Chances are you didn’t get into leadership to see your church stop accomplishing its mission.
One of the primary missions of the local church is to reach new people with Christ’s love, which, naturally, implies growth.
But almost every church (and almost every organization) faces seasons in which growth stops. Some haven’t seen growth in years…or decades.
I was on a call with some leaders this week from a large growing church who told me that last year was the first time in 15 years they hadn’t grown. They’re addressing it and are back on track, but it was a tough year.
I can relate. I have been in church leadership for 19 years. We seen growth almost every year (the majority of which has been from previously unchurched people), but there were two periods in which we stalled out. Those are tough seasons for leaders.
What was effective before has stopped being effective now
A malaise sets in that’s difficult to describe
As a leader, you’re not exactly sure how to get things back on track
Ideally you’d be asking questions before you hit a slump, but life isn’t that simple, is it?
So if you’re in a slump or see one coming, what do you do?
5 Telling Questions You Should Ask If Your Church Stops Growing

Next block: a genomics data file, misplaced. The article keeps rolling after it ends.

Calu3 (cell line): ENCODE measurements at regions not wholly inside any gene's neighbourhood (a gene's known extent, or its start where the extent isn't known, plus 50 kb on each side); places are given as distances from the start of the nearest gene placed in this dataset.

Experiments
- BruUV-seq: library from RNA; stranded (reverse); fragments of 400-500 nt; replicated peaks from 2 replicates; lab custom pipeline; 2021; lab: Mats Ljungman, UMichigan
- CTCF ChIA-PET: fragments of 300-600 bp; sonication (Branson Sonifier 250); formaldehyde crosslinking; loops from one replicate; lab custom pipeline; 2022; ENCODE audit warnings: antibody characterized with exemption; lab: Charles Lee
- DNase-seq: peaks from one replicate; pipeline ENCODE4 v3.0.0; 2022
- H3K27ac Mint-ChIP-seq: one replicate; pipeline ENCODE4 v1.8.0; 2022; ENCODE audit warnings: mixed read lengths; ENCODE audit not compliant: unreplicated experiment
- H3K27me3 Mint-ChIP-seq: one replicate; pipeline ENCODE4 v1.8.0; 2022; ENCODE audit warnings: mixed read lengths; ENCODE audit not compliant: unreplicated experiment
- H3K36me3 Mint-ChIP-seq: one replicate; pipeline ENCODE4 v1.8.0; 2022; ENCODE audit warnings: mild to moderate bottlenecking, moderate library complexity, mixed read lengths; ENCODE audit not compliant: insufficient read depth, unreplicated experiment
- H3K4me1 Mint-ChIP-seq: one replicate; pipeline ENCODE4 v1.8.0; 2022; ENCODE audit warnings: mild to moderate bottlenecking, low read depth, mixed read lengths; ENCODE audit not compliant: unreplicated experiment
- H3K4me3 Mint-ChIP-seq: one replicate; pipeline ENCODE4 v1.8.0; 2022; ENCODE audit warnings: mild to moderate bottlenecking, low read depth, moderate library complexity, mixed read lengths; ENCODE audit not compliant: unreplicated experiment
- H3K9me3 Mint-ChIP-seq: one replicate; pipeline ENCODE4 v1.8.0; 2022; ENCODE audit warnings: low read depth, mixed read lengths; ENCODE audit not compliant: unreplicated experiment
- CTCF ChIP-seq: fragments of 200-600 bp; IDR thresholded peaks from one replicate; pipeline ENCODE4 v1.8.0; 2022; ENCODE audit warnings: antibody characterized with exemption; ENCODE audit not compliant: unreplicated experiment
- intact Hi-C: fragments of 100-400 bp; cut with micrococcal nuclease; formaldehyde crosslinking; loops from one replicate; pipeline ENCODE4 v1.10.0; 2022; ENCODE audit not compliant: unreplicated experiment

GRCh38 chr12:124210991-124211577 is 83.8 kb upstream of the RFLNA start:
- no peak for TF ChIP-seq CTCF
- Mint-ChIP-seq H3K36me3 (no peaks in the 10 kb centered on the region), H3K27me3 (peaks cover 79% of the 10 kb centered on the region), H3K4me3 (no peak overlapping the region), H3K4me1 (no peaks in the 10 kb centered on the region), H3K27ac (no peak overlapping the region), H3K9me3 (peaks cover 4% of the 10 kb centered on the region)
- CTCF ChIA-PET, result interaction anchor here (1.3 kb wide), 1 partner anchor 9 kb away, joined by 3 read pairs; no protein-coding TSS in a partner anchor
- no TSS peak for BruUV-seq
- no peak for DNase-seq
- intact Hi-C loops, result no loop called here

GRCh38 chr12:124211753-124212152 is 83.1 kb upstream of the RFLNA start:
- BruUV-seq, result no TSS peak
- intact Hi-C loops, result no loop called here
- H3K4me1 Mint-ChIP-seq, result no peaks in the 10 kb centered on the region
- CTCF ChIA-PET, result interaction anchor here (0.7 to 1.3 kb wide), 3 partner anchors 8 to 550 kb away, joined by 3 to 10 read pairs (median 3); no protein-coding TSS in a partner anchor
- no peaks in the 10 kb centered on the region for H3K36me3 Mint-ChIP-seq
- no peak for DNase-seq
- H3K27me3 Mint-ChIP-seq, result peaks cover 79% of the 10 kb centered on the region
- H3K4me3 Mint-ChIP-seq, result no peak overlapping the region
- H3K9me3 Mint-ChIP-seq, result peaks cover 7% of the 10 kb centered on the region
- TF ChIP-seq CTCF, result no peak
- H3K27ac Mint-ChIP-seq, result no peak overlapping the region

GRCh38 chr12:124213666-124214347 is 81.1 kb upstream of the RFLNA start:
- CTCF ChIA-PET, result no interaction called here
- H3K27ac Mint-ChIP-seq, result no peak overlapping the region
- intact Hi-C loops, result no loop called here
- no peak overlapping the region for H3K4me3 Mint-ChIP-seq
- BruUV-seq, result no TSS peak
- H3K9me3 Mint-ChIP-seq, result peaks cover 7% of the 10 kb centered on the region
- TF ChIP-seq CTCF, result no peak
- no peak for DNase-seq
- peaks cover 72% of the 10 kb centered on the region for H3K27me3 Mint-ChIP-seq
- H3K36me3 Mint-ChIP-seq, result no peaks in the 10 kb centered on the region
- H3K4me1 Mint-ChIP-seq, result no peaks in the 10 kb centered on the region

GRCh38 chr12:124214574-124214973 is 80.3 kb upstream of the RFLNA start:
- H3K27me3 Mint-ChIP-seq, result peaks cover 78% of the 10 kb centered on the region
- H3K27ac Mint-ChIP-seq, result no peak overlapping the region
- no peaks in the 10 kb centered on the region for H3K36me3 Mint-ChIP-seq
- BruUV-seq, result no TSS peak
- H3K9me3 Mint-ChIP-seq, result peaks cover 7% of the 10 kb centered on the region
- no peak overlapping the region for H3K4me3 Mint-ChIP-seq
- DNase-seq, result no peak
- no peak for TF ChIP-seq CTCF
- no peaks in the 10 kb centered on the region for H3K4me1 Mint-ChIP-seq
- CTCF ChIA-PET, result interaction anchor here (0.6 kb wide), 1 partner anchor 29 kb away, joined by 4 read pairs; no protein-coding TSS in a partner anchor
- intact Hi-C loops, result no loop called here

One of the best things any leader can do when they’re in a tough spot is to stop making assumptions and start asking questions. Our assumptions got us to where we are, but they won’t necessarily get us where we need to go.
Here are 5 telling questions every leader can ask when their church stops growing:
1. Is our sense of mission white hot?
Effective churches have a white hot sense of mission. It’s far more than a piece of paper on a wall or something the board recites at annual meetings, it lives daily in the soul of countless people in the congregation. It motivates all the action in the organization. It consumes people.
Often a church that has stopped growing has lost the urgency behind it’s mission. This is doubly sad in the case of a church because our mission is actually Christ’s mission…it’s the spread of the Gospel into the world for which Jesus died.
Leaders and congregations that are effective in accomplishing their mission are consumed by their mission. It always burns white hot.
2. Are we focused on unchurched people or on ourselves?
So there’s a tendency you and I have as human beings. Our natural drift is to focus on ourselves. Not on Christ. Not on others.
The gravitational pull of any church is toward insiders, not outsiders.
Left unattended, your church will become a place where the preferences of the members trump passion for the mission.
There are two primary ways to address this drift:
In every decision, focus on who you want to reach, not who you want to keep.
Commit to losing yourself for the sake of finding others.
I completely understand that people automatically respond with “well what about me and my needs (or the needs of our faithful members)”?
I believe Jesus said something about finding your life in the process of losing it. People who focus on helping others and honouring Christ soon discover that their needs are met far more deeply than they ever experienced otherwise.